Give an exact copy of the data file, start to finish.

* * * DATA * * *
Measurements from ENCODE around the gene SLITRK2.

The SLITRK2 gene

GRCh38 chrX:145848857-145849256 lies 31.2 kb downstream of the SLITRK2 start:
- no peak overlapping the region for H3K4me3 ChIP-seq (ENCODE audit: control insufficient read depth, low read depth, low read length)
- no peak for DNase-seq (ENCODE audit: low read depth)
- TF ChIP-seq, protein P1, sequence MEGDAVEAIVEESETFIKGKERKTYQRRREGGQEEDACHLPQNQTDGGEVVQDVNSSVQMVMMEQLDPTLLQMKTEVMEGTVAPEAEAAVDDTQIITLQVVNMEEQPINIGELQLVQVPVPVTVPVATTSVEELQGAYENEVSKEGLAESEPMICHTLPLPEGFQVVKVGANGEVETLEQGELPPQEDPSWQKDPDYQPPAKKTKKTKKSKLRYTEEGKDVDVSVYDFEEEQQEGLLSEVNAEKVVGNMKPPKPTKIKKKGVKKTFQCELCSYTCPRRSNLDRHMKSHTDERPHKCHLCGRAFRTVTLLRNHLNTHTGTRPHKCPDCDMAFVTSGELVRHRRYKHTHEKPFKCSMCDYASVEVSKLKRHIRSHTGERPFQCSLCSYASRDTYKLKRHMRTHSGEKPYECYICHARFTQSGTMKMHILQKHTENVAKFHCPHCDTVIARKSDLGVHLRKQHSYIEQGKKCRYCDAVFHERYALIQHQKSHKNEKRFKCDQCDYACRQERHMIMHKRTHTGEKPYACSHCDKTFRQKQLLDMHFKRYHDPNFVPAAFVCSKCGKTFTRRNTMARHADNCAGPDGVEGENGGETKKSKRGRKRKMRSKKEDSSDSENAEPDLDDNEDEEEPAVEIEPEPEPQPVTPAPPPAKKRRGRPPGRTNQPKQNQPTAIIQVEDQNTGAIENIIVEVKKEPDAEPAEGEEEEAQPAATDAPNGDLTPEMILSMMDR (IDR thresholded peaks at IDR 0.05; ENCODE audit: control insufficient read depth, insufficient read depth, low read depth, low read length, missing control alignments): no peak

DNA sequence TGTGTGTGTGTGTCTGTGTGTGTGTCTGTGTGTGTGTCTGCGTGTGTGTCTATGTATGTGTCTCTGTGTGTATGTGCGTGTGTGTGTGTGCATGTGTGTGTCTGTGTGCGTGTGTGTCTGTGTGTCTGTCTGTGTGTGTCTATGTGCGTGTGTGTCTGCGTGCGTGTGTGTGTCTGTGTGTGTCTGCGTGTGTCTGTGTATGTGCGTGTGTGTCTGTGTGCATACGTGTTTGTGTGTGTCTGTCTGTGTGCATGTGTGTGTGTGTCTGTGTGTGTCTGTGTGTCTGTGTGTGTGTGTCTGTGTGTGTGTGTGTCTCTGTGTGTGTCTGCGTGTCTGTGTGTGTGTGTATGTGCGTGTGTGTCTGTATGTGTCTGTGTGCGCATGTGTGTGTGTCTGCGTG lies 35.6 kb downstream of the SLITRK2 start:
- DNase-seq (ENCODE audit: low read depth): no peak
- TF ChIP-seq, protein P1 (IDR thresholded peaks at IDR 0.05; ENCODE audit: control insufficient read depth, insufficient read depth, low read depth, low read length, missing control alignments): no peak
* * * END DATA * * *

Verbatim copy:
Measurements from ENCODE around the gene SLITRK2.

The SLITRK2 gene

GRCh38 chrX:145848857-145849256 lies 31.2 kb downstream of the SLITRK2 start:
- no peak overlapping the region for H3K4me3 ChIP-seq (ENCODE audit: control insufficient read depth, low read depth, low read length)
- no peak for DNase-seq (ENCODE audit: low read depth)
- TF ChIP-seq, protein P1, sequence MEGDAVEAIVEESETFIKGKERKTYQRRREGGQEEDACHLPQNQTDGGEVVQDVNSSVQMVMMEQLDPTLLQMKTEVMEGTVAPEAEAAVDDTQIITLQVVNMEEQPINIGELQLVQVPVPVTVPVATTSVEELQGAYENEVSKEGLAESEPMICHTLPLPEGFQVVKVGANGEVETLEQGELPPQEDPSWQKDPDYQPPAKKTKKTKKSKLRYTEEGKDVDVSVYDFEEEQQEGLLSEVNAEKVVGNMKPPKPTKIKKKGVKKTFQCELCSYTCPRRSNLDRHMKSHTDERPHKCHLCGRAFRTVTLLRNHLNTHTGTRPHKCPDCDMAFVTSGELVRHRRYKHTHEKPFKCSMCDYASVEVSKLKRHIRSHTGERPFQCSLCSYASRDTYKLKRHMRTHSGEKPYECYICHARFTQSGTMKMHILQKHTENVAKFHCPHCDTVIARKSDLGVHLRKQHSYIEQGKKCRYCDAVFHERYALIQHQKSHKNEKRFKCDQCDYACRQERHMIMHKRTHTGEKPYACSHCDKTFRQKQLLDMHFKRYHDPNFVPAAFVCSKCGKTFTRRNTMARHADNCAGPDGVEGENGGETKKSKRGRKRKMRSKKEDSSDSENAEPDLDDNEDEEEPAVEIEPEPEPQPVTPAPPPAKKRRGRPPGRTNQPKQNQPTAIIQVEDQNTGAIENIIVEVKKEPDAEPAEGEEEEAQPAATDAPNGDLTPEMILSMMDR (IDR thresholded peaks at IDR 0.05; ENCODE audit: control insufficient read depth, insufficient read depth, low read depth, low read length, missing control alignments): no peak

DNA sequence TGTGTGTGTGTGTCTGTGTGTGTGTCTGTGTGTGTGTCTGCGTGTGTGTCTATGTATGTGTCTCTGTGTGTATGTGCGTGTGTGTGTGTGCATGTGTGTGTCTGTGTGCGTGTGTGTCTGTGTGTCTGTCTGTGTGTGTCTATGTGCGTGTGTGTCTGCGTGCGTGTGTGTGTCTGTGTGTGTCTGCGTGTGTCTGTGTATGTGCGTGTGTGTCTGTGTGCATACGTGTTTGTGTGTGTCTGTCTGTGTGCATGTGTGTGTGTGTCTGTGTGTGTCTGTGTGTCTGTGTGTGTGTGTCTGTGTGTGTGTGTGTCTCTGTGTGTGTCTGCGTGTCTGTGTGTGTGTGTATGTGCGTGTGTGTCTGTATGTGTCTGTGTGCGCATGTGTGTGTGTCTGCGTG lies 35.6 kb downstream of the SLITRK2 start:
- DNase-seq (ENCODE audit: low read depth): no peak
- TF ChIP-seq, protein P1 (IDR thresholded peaks at IDR 0.05; ENCODE audit: control insufficient read depth, insufficient read depth, low read depth, low read length, missing control alignments): no peak